New York clerk resigns over gay ‘marriage’: Gov. Cuomo responds, ‘The law is the law’
ALBANY, New York, July 13, 2011 (LifeSiteNews.com) – Reacting to the news that the first New York State town clerk has resigned rather than sign her name on a same-sex “marriage” license, Gov. Andrew Cuomo insisted Tuesday that “the law is the law.”
“When you enforce the laws of the state, you don’t get to pick and choose which laws,” he said, according to the NY Daily News. “You don’t get to say, ‘I like this law and I’ll enforce this law, or I don’t like this law and I won’t enforce this law’ - you can’t do that.”
“So if you can’t enforce the law, then you shouldn’t be in that position,” he added.
Laura Fotusky, a clerk in the town of Barker, announced her resignation Monday on the website of New Yorkers for Constitutional Freedoms. “I cannot put my signature on something that is against God,” she wrote in her resignation letter. “The Bible clearly teaches that God created marriage between male and female as a divine gift that preserves families and cultures.”
“I would be compromising my moral conscience if I participated in the licensing procedure,” she added.
Fotusky, who was first appointed in 2007, said she will resign as of July 21st, three days before the law takes effect. “I had to choose between my God and my job,” she told PressConnects.
Rev. Jason J. McGuire, executive director of New Yorkers for Constitutional Freedoms, said, “It is unfortunate that when state senators were busy protecting liberal special interests and padding their campaign accounts, that they failed to protect good people of faith.”
The state legislature passed the Marriage Equality Act on June 24th, making it the sixth U.S. state to recognize homosexual “marriage,” in addition to the District of Columbia.
Within days, a town clerk in Volney, near Syracuse, announced that she was fighting to protect her right not to sign the licenses. “If there’s any possible way to not do it legally, then yes, I would not want to put my name on any of those certificates or papers,” Barbara MacEwen told Politico. “That’s their life, they can do it, but I don’t feel I should be forced into something that’s against my morals and my God.”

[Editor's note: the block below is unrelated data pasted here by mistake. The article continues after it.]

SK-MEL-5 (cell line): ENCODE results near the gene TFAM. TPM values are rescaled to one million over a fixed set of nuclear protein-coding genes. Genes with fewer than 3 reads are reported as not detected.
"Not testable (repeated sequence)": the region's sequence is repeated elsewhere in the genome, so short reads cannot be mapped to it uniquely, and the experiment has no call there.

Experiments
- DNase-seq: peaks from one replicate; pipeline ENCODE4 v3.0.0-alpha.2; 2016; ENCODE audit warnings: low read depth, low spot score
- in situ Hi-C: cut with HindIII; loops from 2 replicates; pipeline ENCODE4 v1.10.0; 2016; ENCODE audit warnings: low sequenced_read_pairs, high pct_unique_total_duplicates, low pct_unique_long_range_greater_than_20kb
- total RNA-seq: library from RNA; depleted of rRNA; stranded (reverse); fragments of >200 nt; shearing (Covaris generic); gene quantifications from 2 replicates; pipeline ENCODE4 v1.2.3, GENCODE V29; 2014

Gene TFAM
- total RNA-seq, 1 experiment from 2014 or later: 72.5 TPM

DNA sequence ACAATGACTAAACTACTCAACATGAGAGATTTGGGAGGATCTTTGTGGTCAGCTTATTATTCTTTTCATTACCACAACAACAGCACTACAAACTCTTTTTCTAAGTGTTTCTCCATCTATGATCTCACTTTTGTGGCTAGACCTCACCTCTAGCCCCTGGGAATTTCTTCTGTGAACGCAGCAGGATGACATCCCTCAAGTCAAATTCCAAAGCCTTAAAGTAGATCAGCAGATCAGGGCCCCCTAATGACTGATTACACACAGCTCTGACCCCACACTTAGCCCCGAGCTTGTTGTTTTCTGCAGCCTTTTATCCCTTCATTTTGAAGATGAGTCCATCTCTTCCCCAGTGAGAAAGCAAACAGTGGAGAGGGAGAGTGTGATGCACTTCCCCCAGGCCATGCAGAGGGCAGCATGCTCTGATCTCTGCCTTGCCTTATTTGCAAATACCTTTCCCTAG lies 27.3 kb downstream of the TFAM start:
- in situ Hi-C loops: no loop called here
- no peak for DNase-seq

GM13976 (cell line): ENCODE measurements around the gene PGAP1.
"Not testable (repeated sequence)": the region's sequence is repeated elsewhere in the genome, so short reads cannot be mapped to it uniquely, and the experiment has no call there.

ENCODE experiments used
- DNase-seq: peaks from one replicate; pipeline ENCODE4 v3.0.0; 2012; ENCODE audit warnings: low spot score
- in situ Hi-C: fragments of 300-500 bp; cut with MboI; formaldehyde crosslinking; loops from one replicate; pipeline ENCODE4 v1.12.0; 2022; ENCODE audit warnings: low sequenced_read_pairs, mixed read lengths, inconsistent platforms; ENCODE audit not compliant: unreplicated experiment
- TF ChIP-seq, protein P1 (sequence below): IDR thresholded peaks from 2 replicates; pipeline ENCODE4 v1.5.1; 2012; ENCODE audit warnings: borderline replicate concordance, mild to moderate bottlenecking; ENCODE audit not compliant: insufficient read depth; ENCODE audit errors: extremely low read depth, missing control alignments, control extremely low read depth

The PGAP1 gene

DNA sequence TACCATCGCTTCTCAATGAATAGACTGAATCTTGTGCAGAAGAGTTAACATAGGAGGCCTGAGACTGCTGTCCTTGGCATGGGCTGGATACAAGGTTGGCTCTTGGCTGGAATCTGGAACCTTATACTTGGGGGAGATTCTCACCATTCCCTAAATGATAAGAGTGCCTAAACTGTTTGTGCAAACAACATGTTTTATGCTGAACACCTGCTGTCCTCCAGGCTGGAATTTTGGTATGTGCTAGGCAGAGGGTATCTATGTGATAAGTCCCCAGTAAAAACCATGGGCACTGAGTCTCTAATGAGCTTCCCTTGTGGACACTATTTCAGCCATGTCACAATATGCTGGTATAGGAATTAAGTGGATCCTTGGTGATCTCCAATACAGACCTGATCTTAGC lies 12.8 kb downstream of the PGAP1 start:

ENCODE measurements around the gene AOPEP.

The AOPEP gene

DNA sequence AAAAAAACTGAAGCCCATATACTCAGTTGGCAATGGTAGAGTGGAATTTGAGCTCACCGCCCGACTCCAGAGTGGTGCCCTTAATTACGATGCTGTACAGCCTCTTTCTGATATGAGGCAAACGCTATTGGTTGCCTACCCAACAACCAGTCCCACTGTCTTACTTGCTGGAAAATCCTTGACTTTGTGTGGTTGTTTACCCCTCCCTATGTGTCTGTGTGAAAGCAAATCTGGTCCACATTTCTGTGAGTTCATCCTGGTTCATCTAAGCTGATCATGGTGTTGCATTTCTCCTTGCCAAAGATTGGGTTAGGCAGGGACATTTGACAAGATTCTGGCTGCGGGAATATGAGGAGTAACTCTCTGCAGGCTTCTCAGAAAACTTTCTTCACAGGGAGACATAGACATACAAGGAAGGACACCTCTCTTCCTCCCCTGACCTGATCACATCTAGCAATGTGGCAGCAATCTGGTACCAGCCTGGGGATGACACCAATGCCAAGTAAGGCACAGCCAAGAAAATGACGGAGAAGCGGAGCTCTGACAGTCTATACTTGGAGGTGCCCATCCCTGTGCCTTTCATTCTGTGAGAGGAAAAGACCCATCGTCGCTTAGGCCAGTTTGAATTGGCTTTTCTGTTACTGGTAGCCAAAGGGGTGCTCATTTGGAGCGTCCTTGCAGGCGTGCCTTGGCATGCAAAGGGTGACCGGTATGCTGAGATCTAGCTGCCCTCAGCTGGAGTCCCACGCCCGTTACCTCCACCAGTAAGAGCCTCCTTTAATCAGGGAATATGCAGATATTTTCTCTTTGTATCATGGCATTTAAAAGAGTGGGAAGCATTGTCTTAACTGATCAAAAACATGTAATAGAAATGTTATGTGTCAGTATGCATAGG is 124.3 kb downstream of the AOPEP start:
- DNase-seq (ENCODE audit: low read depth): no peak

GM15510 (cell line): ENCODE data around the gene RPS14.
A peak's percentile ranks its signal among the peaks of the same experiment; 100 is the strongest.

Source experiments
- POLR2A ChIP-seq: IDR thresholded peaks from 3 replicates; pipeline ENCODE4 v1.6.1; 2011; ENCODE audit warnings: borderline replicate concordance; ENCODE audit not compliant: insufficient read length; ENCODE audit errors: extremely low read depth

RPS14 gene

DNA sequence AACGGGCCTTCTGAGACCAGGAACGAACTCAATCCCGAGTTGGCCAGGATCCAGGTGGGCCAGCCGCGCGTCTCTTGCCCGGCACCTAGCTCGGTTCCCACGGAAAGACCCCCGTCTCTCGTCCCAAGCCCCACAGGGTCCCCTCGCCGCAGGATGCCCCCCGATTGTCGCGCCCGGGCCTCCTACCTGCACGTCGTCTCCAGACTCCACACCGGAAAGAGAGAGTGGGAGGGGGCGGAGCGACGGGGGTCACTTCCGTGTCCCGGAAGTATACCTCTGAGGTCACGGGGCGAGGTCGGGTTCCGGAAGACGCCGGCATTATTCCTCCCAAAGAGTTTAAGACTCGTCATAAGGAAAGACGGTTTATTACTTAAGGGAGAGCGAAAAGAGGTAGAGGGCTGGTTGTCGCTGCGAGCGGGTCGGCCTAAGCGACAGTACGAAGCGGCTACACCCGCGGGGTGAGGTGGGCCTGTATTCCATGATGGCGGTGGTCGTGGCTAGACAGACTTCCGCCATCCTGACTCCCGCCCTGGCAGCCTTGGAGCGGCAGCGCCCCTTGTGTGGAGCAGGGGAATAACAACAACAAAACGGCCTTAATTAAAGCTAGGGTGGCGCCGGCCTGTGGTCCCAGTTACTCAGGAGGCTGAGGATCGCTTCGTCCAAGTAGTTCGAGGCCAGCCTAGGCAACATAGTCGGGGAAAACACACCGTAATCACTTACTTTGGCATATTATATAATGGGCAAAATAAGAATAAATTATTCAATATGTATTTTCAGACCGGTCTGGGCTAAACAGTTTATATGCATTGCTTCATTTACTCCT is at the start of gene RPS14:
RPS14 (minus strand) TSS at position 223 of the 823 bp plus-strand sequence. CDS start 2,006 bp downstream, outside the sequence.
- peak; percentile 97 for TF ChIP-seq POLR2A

As a result of MacEwen’s effort, however, the district attorney in Nassau County sent a letter to town and city clerks last week warning that they would face criminal prosecution if they refused to sign the licenses.
The Marriage Equality Act “affords no discretion to public officials charged with granting marriage licenses,” wrote Kathleen Rice.
“The religious exemptions in the Marriage Equality Act are inapplicable to town and city clerks serving in their license-granting roles,” she continued, “and a public official’s intentional refusal to issue marriage licenses to qualified same-sex couples may constitute Official Misconduct, a Class A misdemeanor defined in section 195.00 of the New York State Penal Law.”
Gov. Cuomo told reporters Tuesday that the law takes precedence over public officials’ religious beliefs. “If you’re saying you’re going to act through your religious beliefs rather than what is the law of the state, then you can’t operate in a position where you’re supposed to be enforcing the laws, right?” he said, according to NY Daily News. “Because the laws would have to be paramount, and would have to be paramount to your religious beliefs.”
The conscience rights of public employees handling marriage licenses have been routinely trampled in jurisdictions where same-sex “marriages” are permitted.
When gay “marriage” was introduced in California in 2008, several counties closed their offices to wedding ceremonies rather than face legal repercussions for refusing to cater to homosexual couples.
In the U.K., a Christian registrar met with defeat after years of litigation, after her employer threatened to fire her for rearranging her schedule in order not to participate in the granting of marriage licenses to homosexuals.
Earlier this year in Saskatchewan, Canada, the provincial government decided not to appeal a court ruling that said marriage commissioners in the province were not permitted to opt-out of performing gay “marriages.” The court had said that allowing commissioners to refuse to perform same-sex “marriages” would send “a strong and sinister message” that “gays and lesbians are less worthy of protection as individuals in Canada’s society.”
In a district of Amsterdam, where gay “marriage” has been legally recognized since 2007, marriage commissioners are slated to undergo a yearly review to ensure full cooperation with the change, after two employees were suspected of resistance.
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